3. I feed them layer pellets and supplement (mostly cooked) vegetable scraps mixed with some cooked oatmeal, and supplemental Vitamin D on cloudy days. They also get incidental raw fruit scraps.

    I'm not suggesting that what I do is any "better" than what my neighbor does; I'm only saying that I get more eggs from five hens than he gets from 18 hens.

    What about roosters? I have no idea. 'Buster' protects them from airborne predators and they hang out together all over the yard, garden, and edges of the woods.
     
  4. lazy gardener

    lazy gardener Chicken Obsessed

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    There are a lot of variables to take into account. But, anecdotally: I started my chicks at the very same time, and from the same supplier as a neighbor did. He had no rooster, unfortunately, I had 6 roosters, and 5 pullets. My flock got a higher protein feed, and I started doing FF somewhere along the way. My girls started laying at 16.5 weeks, his didn't start until 20 weeks. Again, my extra variables in addition to the roosters were FF and increased protein.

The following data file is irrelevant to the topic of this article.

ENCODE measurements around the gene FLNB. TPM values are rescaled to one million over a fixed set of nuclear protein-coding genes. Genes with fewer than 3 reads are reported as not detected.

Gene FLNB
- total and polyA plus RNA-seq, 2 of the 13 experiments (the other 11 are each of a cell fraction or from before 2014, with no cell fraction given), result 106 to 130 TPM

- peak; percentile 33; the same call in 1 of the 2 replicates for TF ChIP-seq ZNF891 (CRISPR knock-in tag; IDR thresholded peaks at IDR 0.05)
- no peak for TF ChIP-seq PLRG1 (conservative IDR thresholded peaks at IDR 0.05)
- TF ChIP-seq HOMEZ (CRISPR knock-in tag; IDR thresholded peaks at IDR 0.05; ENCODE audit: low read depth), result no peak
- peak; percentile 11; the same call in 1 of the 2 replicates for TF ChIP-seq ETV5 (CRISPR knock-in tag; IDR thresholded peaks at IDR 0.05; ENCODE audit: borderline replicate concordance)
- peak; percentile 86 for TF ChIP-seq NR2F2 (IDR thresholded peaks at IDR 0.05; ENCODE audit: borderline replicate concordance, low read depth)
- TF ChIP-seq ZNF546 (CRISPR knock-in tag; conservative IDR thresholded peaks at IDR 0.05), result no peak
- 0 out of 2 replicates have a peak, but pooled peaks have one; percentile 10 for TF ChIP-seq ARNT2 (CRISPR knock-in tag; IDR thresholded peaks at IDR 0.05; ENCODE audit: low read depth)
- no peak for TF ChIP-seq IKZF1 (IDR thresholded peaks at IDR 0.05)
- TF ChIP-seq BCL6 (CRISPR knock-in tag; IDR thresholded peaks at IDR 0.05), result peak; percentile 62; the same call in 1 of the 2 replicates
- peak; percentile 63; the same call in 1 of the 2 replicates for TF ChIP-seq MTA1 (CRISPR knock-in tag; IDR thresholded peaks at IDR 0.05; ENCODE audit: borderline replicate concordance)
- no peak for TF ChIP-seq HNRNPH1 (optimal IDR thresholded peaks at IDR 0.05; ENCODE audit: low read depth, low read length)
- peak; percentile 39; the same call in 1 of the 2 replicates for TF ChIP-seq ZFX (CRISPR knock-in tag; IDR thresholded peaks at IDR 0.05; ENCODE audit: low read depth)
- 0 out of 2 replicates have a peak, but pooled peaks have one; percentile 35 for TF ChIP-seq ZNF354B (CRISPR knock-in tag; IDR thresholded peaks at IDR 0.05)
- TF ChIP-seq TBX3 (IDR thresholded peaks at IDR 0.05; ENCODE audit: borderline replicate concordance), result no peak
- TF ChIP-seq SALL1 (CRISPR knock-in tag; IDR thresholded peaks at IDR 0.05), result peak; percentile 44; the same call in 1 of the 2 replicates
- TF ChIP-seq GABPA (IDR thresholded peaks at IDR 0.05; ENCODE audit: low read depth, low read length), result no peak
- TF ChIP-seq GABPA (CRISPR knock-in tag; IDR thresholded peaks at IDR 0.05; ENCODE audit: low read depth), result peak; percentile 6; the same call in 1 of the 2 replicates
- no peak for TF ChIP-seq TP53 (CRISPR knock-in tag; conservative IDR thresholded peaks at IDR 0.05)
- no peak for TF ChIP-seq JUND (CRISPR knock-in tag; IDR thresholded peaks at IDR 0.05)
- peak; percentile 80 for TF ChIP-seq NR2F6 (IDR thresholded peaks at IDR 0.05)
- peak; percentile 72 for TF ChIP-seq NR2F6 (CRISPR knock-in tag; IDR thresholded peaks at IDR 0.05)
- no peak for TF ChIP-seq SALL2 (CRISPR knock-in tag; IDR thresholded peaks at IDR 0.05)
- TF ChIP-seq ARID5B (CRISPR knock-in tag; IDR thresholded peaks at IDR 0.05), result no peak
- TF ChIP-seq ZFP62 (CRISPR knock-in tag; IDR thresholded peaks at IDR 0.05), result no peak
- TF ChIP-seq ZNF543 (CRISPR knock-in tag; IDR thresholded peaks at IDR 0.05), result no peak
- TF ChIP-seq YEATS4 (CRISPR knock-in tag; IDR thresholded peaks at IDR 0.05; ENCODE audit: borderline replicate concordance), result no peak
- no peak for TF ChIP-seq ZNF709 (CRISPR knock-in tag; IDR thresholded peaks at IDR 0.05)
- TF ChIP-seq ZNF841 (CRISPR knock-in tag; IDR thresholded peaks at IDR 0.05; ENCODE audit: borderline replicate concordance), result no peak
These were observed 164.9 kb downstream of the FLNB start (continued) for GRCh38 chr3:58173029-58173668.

IMO, it's highly possible, and makes sense that it might. I'd love to see a controlled study regarding this, however, I believe that the flocks would have to be separated by quite a distance for the findings to be relevant.
     
  5. Egghead_Jr

    Egghead_Jr Overrun With Chickens

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    Stress is a major factor in egg laying. Stressed chickens will slow down or even stop laying all together for a period of time. You see this after predator attacks or relocation or some other disruption to routine.

    With this in mind dynamics within a flock can add to stress or minimize it. If you've a bossy hen and some mild mannered hens then there can be stress. A rooster taking control and keeping the peace will minimize flock dynamic stress.

    Happy hens are healthy and productive hens.
     
  6. Hooligans7

    Hooligans7 Chillin' With My Peeps

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    OK, what's "FF" ? Frequent Flying?
     
  7. donrae

    donrae Hopelessly Addicted Premium Member